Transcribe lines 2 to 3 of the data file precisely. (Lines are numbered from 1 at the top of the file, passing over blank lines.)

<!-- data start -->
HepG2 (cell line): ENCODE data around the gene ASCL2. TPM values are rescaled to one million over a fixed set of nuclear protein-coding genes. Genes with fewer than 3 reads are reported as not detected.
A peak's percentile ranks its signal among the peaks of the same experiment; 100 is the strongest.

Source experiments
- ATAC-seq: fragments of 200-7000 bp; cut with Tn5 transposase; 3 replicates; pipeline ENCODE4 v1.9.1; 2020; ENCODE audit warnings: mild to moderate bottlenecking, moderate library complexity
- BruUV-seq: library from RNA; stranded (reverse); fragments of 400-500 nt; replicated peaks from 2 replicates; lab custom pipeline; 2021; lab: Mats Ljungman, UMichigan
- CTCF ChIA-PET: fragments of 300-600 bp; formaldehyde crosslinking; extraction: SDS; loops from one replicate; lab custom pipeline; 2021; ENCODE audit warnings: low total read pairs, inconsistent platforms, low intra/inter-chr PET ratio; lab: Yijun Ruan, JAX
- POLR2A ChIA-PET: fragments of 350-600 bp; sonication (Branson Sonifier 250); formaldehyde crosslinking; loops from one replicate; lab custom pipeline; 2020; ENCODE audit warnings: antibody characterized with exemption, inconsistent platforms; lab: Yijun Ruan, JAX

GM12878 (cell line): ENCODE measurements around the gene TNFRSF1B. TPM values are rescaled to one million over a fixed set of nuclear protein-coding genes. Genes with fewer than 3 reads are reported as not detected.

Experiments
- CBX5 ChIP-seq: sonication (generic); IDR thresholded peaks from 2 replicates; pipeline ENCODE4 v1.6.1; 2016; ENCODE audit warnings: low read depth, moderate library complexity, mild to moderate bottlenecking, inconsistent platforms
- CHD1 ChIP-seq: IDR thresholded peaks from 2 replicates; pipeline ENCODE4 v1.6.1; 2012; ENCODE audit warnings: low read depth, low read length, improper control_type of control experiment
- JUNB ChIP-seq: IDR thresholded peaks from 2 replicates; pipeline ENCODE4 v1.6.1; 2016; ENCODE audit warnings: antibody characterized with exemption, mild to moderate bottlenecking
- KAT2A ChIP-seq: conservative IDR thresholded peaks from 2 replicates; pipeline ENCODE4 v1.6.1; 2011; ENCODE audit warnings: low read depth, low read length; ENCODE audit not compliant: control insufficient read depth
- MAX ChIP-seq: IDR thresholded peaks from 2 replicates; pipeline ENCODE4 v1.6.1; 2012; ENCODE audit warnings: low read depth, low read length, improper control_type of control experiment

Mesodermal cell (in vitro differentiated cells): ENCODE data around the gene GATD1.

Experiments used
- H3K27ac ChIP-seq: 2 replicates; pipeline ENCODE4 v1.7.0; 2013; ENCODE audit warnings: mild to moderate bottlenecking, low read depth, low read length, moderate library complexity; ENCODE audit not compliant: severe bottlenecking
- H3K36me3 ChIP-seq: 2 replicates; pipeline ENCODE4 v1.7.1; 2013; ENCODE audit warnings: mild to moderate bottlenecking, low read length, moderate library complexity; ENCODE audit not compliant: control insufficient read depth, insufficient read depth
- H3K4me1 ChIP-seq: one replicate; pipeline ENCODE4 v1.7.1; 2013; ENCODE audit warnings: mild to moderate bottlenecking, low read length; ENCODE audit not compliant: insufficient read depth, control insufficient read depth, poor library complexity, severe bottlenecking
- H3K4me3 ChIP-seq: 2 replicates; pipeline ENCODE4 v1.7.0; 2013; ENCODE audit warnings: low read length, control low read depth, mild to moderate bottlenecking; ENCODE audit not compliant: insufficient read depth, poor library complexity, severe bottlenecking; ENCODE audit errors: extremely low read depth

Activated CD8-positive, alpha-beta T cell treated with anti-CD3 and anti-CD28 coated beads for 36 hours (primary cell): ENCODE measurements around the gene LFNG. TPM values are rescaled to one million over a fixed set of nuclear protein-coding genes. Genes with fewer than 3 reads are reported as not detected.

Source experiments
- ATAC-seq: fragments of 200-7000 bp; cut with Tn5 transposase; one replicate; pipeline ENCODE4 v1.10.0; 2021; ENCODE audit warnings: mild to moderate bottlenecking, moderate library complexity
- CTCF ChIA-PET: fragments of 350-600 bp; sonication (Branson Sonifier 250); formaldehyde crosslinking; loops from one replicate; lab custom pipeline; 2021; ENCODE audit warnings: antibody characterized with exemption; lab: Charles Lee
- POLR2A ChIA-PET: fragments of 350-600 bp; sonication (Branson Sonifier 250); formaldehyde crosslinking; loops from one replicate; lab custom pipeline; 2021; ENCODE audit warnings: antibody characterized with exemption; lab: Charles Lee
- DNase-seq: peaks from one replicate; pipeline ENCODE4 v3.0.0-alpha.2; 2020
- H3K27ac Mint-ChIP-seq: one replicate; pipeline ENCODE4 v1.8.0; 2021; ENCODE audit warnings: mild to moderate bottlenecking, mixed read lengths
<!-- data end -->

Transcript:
A peak's percentile ranks its signal among the peaks of the same experiment; 100 is the strongest.

Source experiments